How the dollar crisis is increasing burden for int'l students
Despite the enormous disparity in university expenses across the globe, American tuition notoriously stands out as the most expensive. Even with hefty financial aid and scholarships, being able to afford a US education is a dream only a select few in Bangladesh can achieve. However, the dream for international students just got costlier as the US Dollar rose to a record high in two decades.
At the time of writing this article, the USD to BDT exchange rate stands at USD 1 amounting to BDT 95.06 on the interbank foreign exchange platform. While many students are forced to reevaluate their decision to pursue their higher education in the Land of Opportunities, the scenario is grimmer for the ones who had already taken the leap.
"Tuition has increased significantly in terms of BDT. By the time my parents manage to burn holes in their pockets to send what they can, registration for classes already begins. I can barely get any of my major classes since they fill up very fast. I work here so I managed to save up some money, but I had to use it all to pay the remainder of my tuition, leaving me financially strapped." shared Abedur Rahman, an undergraduate student at Penn State University.
Another student studying in the US, Fahad Sabit* said, "My parents earn money in BDT, not USD. As the dollar rate rises, it is getting increasingly difficult to afford my education. With half of my degree still left, it is a major cause for concern."
The continuous rise of USD against BDT can be attributed to Bangladesh's depleting foreign reserves since the US dollar has been strengthened by the ongoing Russia-Ukraine war, rising interest rates, and growing concerns about the world economy.
The shortage of dollars in the local market has made it enormously expensive to buy the currency and the situation arose at a time when most international students would be departing for their studies – not just to the United States but in other countries too – making it extremely inconvenient and stressful for both the students and their parents.
"The exchange rate has jumped from just a year ago when I first left for Canada. I lost a total of 3.1 lakh taka this semester because of the exchange rate alone," said Farhat Hossain, a student of Simon Fraser University. "My airfare this time cost 2.4 lakh taka. At this rate, I don't know if I will be able to recover the losses with a part-time job."
Afrin Akter*, a student at Macquarie University mirrors this sentiment, "Recently my father had to send some money over to Australia from Bangladesh for my tuition fees, but due to the weird dollar rate increment, it turned out that the amount he sent was lower than he thought. So I had to make up for that difference by paying more than previously planned on my own, which put a lot of pressure on me and caused a lot of anxiety."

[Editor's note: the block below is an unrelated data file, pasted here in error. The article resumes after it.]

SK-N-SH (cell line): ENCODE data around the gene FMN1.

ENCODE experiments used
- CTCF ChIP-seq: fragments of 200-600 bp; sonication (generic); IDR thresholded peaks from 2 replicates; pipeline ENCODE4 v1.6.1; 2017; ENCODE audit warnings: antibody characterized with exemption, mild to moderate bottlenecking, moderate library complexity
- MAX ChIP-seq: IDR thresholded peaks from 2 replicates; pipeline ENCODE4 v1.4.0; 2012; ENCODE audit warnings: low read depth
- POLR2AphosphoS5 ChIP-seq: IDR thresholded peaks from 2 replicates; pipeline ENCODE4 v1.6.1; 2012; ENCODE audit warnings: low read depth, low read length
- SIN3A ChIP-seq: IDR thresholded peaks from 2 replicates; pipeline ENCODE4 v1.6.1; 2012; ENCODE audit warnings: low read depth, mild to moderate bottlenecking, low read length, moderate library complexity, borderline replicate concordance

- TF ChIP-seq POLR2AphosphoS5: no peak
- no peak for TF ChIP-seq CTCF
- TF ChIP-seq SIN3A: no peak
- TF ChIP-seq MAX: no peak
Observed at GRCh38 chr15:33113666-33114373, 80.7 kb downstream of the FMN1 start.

The appreciation of the US Dollar has sent currencies depreciating all around the world and cast doubt on the future of the global economy by upending everything from the price of international travel to the success of multinational corporations.
Unfortunately, this is not a "one size fits all" type of scenario. The appreciation of the US Dollar has had diverse effects and implications on international students depending on their personal budgets, needs, economic solvency, and their sources of income. Their future plans and how they hope to earn back the amount they invest in their education also have an effect.
"By the middle of 2022, I began struggling to maintain the budget I had set for myself earlier this year after moving to the UK. My part-time job initially helped in covering up my extra expenses such as occasionally traveling and eating out, but I gradually found myself struggling to keep money aside for recreation as my grocery took up a lot of it. When the exchange rate and my tuition fees went up simultaneously, the minimum wage I was earning was not enough and this put a strain on my parents who bear the brunt of my tuition fees and have another child to support." shares Samin Sabah Islam, who is currently studying at the University of Warwick.
International students are being forced to compromise on parts of their lives they used to take for granted before moving abroad. Ohona Rahman*, a student at the University of Alberta shares, "On a personal level, the ongoing inflation has made an impact on my daily expenses like groceries, eating out, phone plans, etc. This entails sometimes having to travel greater distances just to get my shopping done, just because a certain store has slightly lower prices than the supermarket near home."
Other than the more visible strain of giving up on certain luxuries in order to afford the primary costs of living and studying abroad, international students are also suffering from great mental and emotional stress.
"My mental health has been on a downward spiral lately as I constantly have to think about how to keep up with the rising rates and this leaves me with less freedom to do the things I would like to do," laments Ramisa Mustafa, a student at York University.
While the situation seems grim with little to no possibilities of relief on the horizon, many students are still trying to find ways and make ends meet to achieve their dreams of studying abroad, even at a much higher cost.
*Names have been changed upon request for privacy
1. The Daily Star (August 16, 2022). Individuals buying dollar as investment.
2. Capital.com (August 24, 2022). USD/BDT forecast: Taka plumbs new depths against the dollar as the Bangladesh forex reserves crisis deepens.